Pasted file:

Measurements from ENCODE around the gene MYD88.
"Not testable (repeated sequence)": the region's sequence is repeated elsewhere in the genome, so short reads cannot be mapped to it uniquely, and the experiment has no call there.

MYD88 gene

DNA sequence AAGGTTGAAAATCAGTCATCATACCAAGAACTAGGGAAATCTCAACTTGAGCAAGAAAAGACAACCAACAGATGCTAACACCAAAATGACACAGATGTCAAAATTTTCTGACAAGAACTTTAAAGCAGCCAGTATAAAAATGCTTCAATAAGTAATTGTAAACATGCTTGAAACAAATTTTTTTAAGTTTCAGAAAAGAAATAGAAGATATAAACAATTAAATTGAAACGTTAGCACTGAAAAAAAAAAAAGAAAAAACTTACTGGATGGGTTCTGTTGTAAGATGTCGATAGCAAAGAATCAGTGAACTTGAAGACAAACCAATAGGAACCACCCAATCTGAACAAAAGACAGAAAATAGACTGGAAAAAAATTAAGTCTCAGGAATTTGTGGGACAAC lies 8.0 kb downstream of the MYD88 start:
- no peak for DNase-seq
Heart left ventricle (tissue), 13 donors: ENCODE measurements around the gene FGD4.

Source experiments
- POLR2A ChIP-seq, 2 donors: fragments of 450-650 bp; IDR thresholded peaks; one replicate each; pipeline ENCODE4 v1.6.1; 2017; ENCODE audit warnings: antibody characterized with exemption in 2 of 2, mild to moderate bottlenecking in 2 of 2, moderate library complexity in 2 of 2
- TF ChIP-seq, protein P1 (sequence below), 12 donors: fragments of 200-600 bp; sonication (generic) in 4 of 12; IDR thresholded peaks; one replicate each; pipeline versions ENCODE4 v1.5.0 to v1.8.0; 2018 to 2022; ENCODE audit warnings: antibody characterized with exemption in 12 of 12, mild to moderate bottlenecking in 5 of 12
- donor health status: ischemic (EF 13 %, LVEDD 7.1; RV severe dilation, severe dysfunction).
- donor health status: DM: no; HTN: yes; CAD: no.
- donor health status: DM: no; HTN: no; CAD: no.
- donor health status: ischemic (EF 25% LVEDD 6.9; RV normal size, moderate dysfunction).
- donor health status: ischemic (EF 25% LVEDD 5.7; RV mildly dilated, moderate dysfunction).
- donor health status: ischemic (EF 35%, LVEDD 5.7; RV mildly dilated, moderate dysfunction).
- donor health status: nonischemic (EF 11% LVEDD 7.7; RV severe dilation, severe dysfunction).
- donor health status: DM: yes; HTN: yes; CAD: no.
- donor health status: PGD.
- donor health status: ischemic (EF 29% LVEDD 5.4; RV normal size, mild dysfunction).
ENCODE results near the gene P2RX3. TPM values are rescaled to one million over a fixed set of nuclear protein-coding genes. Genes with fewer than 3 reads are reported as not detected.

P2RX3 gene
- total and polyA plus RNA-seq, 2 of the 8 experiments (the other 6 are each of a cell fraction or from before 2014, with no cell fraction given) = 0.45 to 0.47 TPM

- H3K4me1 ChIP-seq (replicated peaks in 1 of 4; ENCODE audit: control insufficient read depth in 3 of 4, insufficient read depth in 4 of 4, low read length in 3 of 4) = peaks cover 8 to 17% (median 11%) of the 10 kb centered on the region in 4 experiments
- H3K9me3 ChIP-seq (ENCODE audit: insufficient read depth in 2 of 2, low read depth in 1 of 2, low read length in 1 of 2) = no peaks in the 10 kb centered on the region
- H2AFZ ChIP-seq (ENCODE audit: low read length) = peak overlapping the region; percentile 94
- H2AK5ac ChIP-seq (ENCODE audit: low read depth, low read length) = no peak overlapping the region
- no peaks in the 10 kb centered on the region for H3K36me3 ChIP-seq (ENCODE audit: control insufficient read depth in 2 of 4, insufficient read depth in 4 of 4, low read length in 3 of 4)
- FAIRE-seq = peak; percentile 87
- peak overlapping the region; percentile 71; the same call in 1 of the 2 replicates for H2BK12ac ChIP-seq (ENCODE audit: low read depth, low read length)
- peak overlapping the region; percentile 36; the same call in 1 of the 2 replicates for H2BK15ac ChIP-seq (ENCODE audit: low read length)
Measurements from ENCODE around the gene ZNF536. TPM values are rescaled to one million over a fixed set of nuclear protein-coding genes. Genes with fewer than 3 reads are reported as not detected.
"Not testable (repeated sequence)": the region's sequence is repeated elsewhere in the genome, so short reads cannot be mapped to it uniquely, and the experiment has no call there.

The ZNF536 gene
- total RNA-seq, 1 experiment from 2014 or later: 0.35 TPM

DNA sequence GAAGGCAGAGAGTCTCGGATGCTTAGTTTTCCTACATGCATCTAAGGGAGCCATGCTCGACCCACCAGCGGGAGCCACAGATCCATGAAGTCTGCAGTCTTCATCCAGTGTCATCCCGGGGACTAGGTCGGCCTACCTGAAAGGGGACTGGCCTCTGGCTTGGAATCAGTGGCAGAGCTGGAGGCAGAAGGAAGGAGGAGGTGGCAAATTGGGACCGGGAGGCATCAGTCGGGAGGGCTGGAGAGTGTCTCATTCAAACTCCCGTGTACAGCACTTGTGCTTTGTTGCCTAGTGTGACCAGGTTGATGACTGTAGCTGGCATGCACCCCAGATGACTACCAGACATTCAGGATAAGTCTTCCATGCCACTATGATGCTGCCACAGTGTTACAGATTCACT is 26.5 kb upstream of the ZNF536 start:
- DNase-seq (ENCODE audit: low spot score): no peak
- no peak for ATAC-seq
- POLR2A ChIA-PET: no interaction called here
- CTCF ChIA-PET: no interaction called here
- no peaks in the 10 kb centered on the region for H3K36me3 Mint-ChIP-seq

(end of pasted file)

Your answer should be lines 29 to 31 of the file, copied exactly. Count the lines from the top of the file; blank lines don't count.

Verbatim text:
- peak overlapping the region; percentile 71; the same call in 1 of the 2 replicates for H2BK12ac ChIP-seq (ENCODE audit: low read depth, low read length)
- peak overlapping the region; percentile 36; the same call in 1 of the 2 replicates for H2BK15ac ChIP-seq (ENCODE audit: low read length)
Measurements from ENCODE around the gene ZNF536. TPM values are rescaled to one million over a fixed set of nuclear protein-coding genes. Genes with fewer than 3 reads are reported as not detected.